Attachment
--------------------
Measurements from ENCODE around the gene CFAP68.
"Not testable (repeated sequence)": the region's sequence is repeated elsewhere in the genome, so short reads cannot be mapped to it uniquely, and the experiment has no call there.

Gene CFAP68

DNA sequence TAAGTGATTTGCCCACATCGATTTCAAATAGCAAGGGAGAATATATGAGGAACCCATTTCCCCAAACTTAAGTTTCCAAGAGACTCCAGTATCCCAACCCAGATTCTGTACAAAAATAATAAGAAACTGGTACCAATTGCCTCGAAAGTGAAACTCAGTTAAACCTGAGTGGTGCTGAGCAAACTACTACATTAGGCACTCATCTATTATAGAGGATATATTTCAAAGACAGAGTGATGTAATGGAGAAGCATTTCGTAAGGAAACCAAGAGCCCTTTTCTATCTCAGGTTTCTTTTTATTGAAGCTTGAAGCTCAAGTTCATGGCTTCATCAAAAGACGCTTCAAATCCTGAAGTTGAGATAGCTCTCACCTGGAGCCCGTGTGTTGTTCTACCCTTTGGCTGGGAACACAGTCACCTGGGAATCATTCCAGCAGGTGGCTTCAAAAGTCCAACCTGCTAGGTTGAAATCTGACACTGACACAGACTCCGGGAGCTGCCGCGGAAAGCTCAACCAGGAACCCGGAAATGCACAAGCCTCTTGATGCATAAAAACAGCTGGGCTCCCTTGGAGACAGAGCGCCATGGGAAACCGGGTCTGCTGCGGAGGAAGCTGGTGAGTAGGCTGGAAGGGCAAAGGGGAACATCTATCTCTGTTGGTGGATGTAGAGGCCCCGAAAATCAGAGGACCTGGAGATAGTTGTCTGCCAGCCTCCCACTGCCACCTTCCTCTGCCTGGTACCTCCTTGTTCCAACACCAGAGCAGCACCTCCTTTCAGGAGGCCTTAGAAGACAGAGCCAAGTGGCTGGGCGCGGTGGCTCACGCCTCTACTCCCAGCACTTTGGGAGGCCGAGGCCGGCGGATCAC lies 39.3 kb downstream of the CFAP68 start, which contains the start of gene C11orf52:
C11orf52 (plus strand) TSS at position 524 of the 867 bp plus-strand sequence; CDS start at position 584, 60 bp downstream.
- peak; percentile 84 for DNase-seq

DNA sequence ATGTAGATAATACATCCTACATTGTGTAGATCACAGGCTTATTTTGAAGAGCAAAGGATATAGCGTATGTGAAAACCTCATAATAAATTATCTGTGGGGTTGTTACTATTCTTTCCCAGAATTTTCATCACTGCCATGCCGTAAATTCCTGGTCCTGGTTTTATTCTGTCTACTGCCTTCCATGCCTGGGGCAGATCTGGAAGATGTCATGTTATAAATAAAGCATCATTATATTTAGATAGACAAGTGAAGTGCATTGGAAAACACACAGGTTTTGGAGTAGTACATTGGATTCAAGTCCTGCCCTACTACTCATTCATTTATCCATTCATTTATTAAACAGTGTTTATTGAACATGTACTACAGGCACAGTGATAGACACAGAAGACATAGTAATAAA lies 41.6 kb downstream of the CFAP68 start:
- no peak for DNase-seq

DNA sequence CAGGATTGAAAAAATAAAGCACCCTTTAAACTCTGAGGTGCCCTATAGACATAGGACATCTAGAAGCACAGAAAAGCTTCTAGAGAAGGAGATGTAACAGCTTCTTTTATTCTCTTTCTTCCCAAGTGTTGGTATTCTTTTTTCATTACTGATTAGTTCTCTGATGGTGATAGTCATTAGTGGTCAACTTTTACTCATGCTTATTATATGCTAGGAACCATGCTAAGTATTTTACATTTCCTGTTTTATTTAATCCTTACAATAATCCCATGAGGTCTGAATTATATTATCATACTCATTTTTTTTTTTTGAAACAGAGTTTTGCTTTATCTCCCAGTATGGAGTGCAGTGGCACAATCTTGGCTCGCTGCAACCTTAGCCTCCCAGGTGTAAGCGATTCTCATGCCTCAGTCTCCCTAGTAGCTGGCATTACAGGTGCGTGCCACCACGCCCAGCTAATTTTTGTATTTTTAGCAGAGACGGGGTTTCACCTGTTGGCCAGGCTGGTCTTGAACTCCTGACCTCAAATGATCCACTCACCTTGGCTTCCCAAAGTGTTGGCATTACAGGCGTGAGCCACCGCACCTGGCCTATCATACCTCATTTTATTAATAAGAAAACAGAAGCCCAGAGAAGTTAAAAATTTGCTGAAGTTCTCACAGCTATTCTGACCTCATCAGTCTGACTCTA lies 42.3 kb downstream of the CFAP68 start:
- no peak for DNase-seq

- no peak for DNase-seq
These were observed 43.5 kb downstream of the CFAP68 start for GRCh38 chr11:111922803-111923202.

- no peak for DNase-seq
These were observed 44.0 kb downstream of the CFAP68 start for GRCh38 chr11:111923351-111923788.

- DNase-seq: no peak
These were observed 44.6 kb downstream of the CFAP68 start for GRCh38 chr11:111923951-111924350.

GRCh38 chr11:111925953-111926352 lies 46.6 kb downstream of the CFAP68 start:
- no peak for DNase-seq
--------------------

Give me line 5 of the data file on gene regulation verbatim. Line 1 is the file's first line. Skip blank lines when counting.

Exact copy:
C11orf52 (plus strand) TSS at position 524 of the 867 bp plus-strand sequence; CDS start at position 584, 60 bp downstream.